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The Altruist Billionaire’s Philosophical Con
The FTX smash-up was brought to you by a lineup of real-life Ayn Rand villains
By Robert Tracinski
The recent cryptocurrency collapse can be summed up in a single symbol: the spectacular downfall of one of the largest crypto exchanges, FTX, and its much-celebrated founder, Sam Bankman-Fried. Underneath all the technical complexity of crypto, this was a straightforward swindle: Bankman-Fried and his team simply looted their customers’ trading accounts in an attempt to cover losses on their own hedge fund investments. When it didn’t work and the liquidity of the whole exchange started to collapse, they pulled out their own funds—billions are still unaccounted for—and left their clients holding the bag.
But what makes this especially interesting is that Bankman-Fried has loudly proclaimed himself to be an altruist whose only motive for getting rich was to donate his wealth to worthy causes—a philosophy called “effective altruism.” Even better, he came from a family of reformist do-gooder academics. So is the story here that Bankman-Fried pulled off a massive con despite his seemingly virtuous rhetoric and pedigree—or because of it?
When we probe into this question, we find that this scandal has its roots in a whole bad philosophical neighborhood. The phenomenon of the altruist billionaire who turns out to be a psychopathic exploiter makes this read as if you put all the villains from an Ayn Rand novel into one story.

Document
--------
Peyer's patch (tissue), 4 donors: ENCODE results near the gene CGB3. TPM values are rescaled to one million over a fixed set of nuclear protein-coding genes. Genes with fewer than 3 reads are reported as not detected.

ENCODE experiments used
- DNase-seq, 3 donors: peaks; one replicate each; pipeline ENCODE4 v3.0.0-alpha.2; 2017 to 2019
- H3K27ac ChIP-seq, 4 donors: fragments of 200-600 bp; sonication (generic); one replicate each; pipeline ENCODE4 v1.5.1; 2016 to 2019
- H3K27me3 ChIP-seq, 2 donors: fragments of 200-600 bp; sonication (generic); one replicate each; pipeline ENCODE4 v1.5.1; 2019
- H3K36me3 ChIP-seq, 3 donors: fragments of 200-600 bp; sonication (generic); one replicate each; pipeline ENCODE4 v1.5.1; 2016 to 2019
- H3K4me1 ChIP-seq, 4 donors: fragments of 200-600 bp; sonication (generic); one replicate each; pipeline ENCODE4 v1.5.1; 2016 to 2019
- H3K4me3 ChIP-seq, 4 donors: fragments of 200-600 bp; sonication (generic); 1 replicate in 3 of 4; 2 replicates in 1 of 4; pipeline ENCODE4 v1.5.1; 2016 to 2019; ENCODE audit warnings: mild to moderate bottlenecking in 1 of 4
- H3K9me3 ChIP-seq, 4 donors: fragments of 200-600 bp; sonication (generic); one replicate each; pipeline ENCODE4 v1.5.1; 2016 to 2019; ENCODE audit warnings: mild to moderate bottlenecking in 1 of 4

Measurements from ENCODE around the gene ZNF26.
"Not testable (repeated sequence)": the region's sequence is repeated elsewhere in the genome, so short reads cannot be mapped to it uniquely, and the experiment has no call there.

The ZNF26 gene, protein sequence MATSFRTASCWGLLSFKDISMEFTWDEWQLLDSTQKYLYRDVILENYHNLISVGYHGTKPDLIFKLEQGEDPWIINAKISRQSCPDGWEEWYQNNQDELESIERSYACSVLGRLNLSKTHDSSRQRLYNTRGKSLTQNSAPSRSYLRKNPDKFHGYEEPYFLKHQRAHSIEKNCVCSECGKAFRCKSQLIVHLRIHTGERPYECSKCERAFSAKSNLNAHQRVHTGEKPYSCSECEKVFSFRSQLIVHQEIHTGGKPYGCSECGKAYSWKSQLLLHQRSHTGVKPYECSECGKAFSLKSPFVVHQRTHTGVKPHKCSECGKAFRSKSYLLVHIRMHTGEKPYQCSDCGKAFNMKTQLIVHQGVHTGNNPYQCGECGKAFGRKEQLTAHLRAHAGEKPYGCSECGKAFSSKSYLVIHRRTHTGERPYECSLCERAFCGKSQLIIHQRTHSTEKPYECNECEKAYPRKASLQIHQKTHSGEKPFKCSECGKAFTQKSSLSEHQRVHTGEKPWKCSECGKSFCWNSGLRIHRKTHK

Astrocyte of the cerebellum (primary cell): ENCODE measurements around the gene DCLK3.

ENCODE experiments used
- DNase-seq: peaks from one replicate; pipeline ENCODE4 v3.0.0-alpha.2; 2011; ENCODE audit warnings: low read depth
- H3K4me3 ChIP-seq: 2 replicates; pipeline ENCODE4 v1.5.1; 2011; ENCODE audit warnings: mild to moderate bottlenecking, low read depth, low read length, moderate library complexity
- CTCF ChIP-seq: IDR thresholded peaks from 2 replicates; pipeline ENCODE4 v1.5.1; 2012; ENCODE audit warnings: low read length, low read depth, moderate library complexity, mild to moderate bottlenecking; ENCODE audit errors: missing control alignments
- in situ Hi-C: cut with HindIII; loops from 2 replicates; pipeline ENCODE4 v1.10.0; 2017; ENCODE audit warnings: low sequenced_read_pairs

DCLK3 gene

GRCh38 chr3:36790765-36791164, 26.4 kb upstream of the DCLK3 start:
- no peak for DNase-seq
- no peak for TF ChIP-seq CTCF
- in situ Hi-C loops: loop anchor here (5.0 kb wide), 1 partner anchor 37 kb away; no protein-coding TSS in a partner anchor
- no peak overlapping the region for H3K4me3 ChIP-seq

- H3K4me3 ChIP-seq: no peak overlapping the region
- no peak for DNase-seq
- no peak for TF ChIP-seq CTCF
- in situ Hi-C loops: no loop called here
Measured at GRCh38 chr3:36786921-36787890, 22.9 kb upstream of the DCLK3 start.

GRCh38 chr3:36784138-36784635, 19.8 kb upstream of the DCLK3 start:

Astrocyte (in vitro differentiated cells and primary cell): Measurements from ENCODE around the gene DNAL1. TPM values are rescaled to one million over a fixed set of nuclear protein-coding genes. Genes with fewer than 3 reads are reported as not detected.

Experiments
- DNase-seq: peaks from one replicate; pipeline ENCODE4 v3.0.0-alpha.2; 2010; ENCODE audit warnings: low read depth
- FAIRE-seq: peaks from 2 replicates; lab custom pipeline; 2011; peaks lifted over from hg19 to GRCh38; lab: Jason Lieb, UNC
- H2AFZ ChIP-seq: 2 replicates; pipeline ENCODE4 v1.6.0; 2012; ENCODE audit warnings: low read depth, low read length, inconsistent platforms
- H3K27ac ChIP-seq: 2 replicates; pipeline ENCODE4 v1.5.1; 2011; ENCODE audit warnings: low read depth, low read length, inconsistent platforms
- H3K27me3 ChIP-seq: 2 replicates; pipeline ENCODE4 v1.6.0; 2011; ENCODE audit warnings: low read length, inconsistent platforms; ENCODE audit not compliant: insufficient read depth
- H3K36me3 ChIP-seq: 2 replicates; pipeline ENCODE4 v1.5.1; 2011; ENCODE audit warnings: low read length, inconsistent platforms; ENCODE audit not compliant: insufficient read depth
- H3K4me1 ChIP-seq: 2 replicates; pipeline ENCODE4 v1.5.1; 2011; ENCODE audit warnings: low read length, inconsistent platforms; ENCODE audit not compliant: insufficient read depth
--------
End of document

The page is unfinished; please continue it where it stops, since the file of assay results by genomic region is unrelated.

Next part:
‘The Most Generous Billionaire in the World’
Effective altruism naturally implies the existence of ineffective altruism. The idea is that most of what people do in the name of helping others is done with excessive sentimentality: People are swayed by flattery or heart-tugging stories, and they give in ways that make them feel good about themselves. But in doing so, they don’t carefully weigh the most effective options and measure the real-world results. The effective altruists, by contrast, would actually run all the numbers to justify their decisions. They would be willing to fund creative and counterintuitive programs, “disrupting” the stodgy business of charity.
You can see how well this would play in Silicon Valley. It promises to do for do-gooderism what the tech bros think they are doing for everything else. But what really made effective altruism play well among tech elites is that it tells them it’s okay to get rich so long as you promise to give much of it away to “effective” causes.
Effective altruism originates with philosopher Will MacAskill. A puff piece published by one of Bankman-Fried’s funders describes the idea he took away from an encounter with MacAskill: “The math, MacAskill argued, means that if one’s goal is to optimize one’s life for doing good, often most good can be done by choosing to make the most money possible—in order to give it all away. ‘Earn to give,’ urged MacAskill.”